This is the official statement from the Union Finance Ministry: “During the investigations, it further emerged that the royalty and licence fee paid by Xiaomi India to Qualcomm USA and to Beijing Xiaomi Mobile Software Co. Ltd., China (related party of Xiaomi India) were not being added in the transaction value of the goods imported by Xiaomi India and its contract manufacturers,”.
Here is another official statement from the finance ministry:
“Evidence gathered during the investigations by the DRI indicated that neither Xiaomi India nor its contract manufactures were including the amount of royalty paid by Xiaomi India in the assessable value of the goods imported by Xiaomi India and its contract manufacturers, which is in violation of the Customs Act and Customs valuation [determination of value of imported goods] Rules 2007. By not adding royalty and licence fee into the transaction value, Xiaomi India was evading customs duty, being the beneficial owner of such imported mobile phones, the parts and components thereof,”.
These statements are just what I tried to explain at the beginning of the post, just much more complex with words.
An expert’s opinion on this case was that global companies should pay more attention to local tax rules, which is true. Xiaomi claims that they operate legally worldwide, and they did not yet agree with Indian authorities on the due amount that is to be paid.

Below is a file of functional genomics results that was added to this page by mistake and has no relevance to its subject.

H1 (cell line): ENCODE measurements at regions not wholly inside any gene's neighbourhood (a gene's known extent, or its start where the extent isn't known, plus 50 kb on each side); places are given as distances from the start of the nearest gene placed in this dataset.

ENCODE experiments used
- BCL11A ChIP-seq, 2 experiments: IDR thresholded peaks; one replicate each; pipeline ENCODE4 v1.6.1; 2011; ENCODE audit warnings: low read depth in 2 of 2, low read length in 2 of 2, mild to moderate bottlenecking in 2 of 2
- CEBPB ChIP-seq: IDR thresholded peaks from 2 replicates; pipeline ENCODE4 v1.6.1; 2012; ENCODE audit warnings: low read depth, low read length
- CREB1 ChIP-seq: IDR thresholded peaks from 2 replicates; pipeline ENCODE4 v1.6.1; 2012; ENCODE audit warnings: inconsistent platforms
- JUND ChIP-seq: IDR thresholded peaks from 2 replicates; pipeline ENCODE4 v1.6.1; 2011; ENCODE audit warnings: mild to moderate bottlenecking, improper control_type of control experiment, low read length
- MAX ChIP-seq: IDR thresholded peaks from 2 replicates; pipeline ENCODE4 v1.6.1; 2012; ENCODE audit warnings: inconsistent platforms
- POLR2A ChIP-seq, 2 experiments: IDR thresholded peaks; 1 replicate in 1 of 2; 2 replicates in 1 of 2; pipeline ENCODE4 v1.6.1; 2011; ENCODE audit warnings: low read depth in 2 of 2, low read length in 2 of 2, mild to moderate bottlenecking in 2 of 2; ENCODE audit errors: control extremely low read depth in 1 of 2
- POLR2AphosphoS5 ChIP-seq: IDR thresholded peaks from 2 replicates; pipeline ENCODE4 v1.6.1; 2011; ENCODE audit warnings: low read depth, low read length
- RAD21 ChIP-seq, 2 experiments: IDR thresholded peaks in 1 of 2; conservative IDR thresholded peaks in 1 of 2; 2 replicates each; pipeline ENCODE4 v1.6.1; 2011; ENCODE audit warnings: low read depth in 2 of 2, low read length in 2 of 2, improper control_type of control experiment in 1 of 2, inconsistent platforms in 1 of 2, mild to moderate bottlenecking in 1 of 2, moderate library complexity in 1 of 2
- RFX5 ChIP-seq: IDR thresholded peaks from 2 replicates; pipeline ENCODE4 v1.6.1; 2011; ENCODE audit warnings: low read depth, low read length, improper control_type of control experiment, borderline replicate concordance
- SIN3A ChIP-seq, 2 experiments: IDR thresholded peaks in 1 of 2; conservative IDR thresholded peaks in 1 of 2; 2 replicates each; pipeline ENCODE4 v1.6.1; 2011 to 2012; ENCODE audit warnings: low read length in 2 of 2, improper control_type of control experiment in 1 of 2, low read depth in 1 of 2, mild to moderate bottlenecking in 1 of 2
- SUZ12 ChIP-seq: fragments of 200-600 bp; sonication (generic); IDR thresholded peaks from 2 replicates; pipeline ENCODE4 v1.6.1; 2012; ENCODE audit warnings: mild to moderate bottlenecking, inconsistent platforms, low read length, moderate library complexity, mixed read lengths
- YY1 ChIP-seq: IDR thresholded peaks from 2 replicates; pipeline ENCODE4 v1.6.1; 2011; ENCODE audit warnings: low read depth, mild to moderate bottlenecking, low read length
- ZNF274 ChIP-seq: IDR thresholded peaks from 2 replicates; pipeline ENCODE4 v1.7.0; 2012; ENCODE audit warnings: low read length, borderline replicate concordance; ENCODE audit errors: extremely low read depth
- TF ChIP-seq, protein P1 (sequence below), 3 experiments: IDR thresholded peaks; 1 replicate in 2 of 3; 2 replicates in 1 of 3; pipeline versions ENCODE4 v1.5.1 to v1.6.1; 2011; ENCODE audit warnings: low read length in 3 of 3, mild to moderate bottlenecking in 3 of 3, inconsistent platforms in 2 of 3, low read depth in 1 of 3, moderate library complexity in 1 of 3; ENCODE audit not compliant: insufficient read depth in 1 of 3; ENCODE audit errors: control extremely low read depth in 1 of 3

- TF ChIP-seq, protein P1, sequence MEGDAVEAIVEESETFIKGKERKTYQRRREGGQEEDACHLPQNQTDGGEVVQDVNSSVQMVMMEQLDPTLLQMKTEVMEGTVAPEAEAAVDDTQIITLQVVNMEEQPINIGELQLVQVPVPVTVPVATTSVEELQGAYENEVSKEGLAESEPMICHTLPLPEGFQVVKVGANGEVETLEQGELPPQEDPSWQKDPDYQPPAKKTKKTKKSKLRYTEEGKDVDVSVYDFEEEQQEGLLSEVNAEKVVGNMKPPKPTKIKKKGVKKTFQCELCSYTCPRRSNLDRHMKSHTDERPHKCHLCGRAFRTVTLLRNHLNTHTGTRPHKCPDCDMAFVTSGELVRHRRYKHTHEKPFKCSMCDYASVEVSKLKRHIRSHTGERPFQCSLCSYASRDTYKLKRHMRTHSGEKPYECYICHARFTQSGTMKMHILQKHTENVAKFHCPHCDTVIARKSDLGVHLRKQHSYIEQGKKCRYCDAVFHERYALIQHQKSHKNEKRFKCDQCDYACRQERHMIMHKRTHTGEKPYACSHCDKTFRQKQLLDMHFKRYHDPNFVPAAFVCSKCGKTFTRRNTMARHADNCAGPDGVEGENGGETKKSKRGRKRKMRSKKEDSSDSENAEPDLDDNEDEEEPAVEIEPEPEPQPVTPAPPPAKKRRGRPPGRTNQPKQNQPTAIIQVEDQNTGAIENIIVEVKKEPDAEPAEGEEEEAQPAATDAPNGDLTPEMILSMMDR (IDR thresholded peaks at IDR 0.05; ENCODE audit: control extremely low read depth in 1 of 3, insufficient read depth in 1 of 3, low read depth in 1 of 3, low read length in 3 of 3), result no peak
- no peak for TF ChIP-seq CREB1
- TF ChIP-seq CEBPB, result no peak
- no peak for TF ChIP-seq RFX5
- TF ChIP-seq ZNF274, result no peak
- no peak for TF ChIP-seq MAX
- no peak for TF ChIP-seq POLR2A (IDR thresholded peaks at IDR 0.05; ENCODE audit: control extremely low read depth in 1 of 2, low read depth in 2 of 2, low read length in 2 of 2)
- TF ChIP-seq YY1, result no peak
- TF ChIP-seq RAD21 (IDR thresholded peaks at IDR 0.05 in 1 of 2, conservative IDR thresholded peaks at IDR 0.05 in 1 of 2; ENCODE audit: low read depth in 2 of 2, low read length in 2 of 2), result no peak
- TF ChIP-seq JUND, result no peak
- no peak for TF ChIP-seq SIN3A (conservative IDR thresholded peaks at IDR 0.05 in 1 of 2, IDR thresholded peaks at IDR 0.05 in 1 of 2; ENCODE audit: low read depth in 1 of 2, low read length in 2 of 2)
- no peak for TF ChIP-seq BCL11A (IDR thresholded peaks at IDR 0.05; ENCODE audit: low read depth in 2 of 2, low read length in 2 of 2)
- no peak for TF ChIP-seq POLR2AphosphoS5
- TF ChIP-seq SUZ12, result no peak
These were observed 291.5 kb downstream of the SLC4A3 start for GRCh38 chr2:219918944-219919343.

What makes this even more confusing is that all these tax evasions were dated April 1, 2017, to June 30, 2020, which have absolutely nothing to do with Xiaomi’s current business in India.
Most likely, the next step for Xiaomi will be finding lawyers to prove themselves not guilty.
This is a statement from someone called Ding (the same expert we mentioned earlier): “I don’t think the tax problem in India would have an impact on Xiaomi’s position in global and Indian markets,”. It looks like Xiaomi and the DRI had different opinions (what a surprise) on the determination of the price of imported goods. Should patent licence fees be included in the price of imported products? We don’t know, but according to Indian law we think it should be.
So, no, while prices of smartphones may increase due to other reasons, this tax evasion is not necessarily going to cause massive dips in Xiaomi’s market share, and it won’t make them lose their position in India or something. Xiaomi also sells their products at a loss in a lot of situations, so hiking smartphone prices is probably not something they will do.
In India, the 13,000- 20,000 segment is the most important one for smartphones and Xiaomi currently is doing great there, so increasing costs will only hurt their brand, we might see price hikes of 2000 rupees at most.
Some say this whole tax incident has political intention behind it but there are no sources to support this claim.
That is all we have for now. What do you think of the situation? Drop a comment down below. If Xiaomi India does defend themselves in court they might as well come off as innocent here, we have to wait and see how this goes.
Thank you for reading.